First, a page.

Lassus P, Arzul G, E-Le Denn E, Gentien P, Marcaillou-LeBaut C (eds). 1995. Harmful marine algal blooms. Proceedings of the Sixth International Conference on Toxic Marine Phytoplankton. Lavoisier: Paris

Smayda, T.J. and Y. Shimuzu (eds) 1993. Toxic phytoplankton blooms in the sea. Proceedings of the 5th International Conference on Toxic Marine Phytoplankton. Elsevier: Amsterdam.

Steidinger K.A., Baden D.G. 1984. Toxic marine dinoflagellates. In: Dinoflagellates (Spector D.L., ed.) Academic Press, NY: 201-261.

Taylor D. L., and H.H. Seliger (eds) 1978. Toxic dinoflagellate blooms. Proceedings of the Second International Conference on Toxic Dinoflagellate Blooms. Elsevier, NY.


Dodge J.D. 1985. Atlas of dinoflagellates: a scanning electron microscope survey. Farrand Press, London.

Dodge J.D. 1984. Dinoflagellate taxonomy. In: Dinoflagellates (Spector D.L., ed.) Academic Press, NY: 17-42.

Ecology and Evolution

Fensome RA, MacRae RA, Williams GL. Dinoflagellate evolution and diversity through time. Online

Gast RJ, Caron DA. 1996. Molecular phylogeny of symbiotic dinoflagellates from planktonic foraminifera and radiolaria. Mol Biol Evol 13: 1192-1197

Hackett JD, Anderson DM, Erdner DL, Bhattacharya D. 2004. Dinoflagellates: a remarkable evolutionary experiment. Am J Bot 91: 1523-1534

Loeblich A.R. 1984. Dinoflagellate evolution. In: Dinoflagellates (Spector D.L., ed.) Academic Press, NY: 481-522

Morden C.W., Sherwood A.R. 2002. Continued evolutionary surprises among dinoflagellates. Proc Natl Acad Sci, USA 99: 11558-11560


Loeblich A.R. 1984. Dinoflagellate physiology and biochemistry. In: Dinoflagellates (Spector D.L., ed.) Academic Press, NY: 299-324

Pfiester L.A. 1984. Sexual reproduction. In: Dinoflagellates (Spector D.L., ed.) Academic Press, NY: 181-199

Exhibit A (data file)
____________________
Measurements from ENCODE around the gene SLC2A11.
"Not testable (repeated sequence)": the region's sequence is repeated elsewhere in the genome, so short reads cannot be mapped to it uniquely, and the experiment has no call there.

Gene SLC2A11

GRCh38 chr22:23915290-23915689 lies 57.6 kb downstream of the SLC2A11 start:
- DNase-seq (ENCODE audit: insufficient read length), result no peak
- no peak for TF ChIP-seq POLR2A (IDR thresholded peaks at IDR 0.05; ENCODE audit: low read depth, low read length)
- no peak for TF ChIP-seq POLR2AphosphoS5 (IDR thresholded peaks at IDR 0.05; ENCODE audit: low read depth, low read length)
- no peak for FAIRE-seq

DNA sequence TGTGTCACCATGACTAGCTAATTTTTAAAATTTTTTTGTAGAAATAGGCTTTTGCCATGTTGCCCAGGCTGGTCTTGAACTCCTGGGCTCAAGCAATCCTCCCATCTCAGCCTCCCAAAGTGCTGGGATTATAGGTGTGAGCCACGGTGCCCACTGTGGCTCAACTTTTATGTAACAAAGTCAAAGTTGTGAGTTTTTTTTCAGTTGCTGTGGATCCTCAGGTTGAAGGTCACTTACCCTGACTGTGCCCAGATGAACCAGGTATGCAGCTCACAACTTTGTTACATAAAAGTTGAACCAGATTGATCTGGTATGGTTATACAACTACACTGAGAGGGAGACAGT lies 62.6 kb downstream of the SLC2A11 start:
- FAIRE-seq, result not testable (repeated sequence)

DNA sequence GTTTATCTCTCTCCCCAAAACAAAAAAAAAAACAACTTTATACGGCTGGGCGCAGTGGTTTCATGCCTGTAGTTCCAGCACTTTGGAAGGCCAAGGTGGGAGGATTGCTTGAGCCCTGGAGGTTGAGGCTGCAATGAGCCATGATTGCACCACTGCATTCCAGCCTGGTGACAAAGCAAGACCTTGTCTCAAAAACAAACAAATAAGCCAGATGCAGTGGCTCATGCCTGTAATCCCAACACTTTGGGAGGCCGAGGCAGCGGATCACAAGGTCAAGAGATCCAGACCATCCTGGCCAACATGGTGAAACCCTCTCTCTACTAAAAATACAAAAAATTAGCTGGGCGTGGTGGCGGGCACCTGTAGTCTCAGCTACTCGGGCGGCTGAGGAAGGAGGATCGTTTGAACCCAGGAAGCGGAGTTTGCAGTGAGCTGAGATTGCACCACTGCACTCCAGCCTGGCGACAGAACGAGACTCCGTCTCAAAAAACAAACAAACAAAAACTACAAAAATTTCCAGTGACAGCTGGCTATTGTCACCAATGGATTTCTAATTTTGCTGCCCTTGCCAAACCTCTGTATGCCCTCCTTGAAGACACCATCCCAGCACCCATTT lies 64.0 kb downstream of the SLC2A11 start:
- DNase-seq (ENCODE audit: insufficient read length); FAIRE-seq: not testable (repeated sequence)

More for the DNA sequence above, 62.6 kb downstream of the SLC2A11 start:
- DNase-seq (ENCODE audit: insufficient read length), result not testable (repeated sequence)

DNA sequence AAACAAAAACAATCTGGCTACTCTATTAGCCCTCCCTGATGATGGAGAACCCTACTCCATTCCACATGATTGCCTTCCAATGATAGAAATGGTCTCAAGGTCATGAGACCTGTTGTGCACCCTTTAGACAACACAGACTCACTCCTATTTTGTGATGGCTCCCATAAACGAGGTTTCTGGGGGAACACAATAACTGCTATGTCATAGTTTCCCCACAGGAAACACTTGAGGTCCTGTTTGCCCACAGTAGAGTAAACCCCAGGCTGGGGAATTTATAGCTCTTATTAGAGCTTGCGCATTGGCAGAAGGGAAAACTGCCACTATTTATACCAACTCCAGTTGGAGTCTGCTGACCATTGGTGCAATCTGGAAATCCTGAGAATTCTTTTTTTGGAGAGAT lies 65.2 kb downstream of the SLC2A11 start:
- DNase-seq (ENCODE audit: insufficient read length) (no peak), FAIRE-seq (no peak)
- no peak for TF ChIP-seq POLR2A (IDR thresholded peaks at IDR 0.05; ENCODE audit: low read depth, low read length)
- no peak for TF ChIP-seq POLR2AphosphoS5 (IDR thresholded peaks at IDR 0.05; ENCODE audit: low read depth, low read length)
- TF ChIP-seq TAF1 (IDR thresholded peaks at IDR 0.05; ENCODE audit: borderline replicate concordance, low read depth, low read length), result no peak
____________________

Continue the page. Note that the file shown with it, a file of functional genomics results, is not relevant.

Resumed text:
Pfiester, L.A. 1989. Dinoflagellate sexuality. Int Rev Cytol 114: 249-272.

McLachlan, J., Chen, L. C.-M., and Edelstein, T. 1971. The culture of four species of Fucus under laboratory conditions.

Provasoli, L., and Carlucci, A.F. 1974. Vitamins and growth regulators. In: Algal Physiology and Biochemistry (Stewart, W.D.P., ed.). Blackwell Scientific, UK, pp. 741-87.

Roberts, K. R. 1991. The flagellar apparatus and cytoskeleton of dinoflagellates; organization and use in systematics. In: The biology of free-living heterotrophic flagellates (Patterson D..J. and Larsen J. (eds.). Clarendon Press, Oxford: 285-302.

Spector D.L. 1984. Dinoflagellate nuclei. In: Dinoflagellates (Spector D.L., ed.) Academic Press, NY: 107-47

Spector D.L. 1984. Unusual inclusions. In: Dinoflagellates (Spector D.L., ed.) Academic Press, NY: 365-390

Sweeney B.M. 1984. Circadian rhythmicity in dinoflagellates. In: Dinoflagellates (Spector D.L., ed.) Academic Press, NY: 343-364

Taylor, F.J.R. (ed.). 1987. The Biology of Dinoflagellates. Botanical Monographs, Volume 21. Blackwell Scientific Publications, Oxford 785 pp.

Photosynthesis and Pigments

Damjanovic A, Thorsten R, Schulten K. 2000. Excitation transfer in the peridinin-chlorophyll-protein of Amphidinium carterae. Biophys J 79: 1695-1705

Dutton HJ. 1997. Carotenoid-sensitized photosynthesis: quantum efficiency, fluorescence and energy transfer. Photosynth Res 52: 175-185

Frank HA, Chynwat V, Desamero RZB, Farhoosh R, Erickson J, Bautista J. 1997. On the photophysics and photochemical properties of carotenoids and their role as light-harvesting pigments in photosynthesis. Pure Appl Chem 69: 2117-2124

Levy O, Dubinsky Z, Achituv Y.. 2003. Photobehavior of stony corals: responses to light spectra and intensity. J Exp Biol 206: 4041-4049

Liaen-Jensen S. 1991. Marine carotenoids: recent progress. Pure Appl Chem 63: 1-12

Mamoru M, Katoh T. 1991. Carotenoids in photosynthesis: absorption, transfer and dissipation of light energy. Pure Appl Chem 63: 123-130

Maritorena S, Payri C, Babin M, Claustre H, Bonnafous L, Morel A, Rodière M. 2002. Photoacclimatization in the zooxanthellae of Pocillopora verrucosa and comparison with a pelagic algal community. Oceanologica Acta 25: 125-134.

Poryvkina L, BabichenkoS, Leeben A. 2001. Analysis of phytoplankton pigments by excitation spectra of fluorescence. Proc EARS-eL-SIG-Workshop LIDAR, Dresden/FRG, June 16-17 2000: 224-232.

Young AJ, Phillip D, Ruban AV, Horton P, Frank HA. 1997. The xanthophylls cycles and carotenoid-mediated dissipation of excess excitation energy in photosynthesis. Pure Appl Chem 69: 2125-2130


Brusca RC, Brusca GJ (eds.) 2003. Invertebrates, 2nd ed. Sinauer Associates, Sunderland. 936 pp.

Schaffelke B, Heimann K, Marshall PA, Ayling AM. 2004. Blooms of Chrysocystis fragilis on the Great Barrier Reef. Coral Reefs 23: 514

Sprung J, Delbeek JC. 1994. The Reef Aquarium. Ricordea Publishing, Coconut Grove. 544pp.

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Dinoflagellates - Predators, Pathogens, and Partners by Eric Borneman -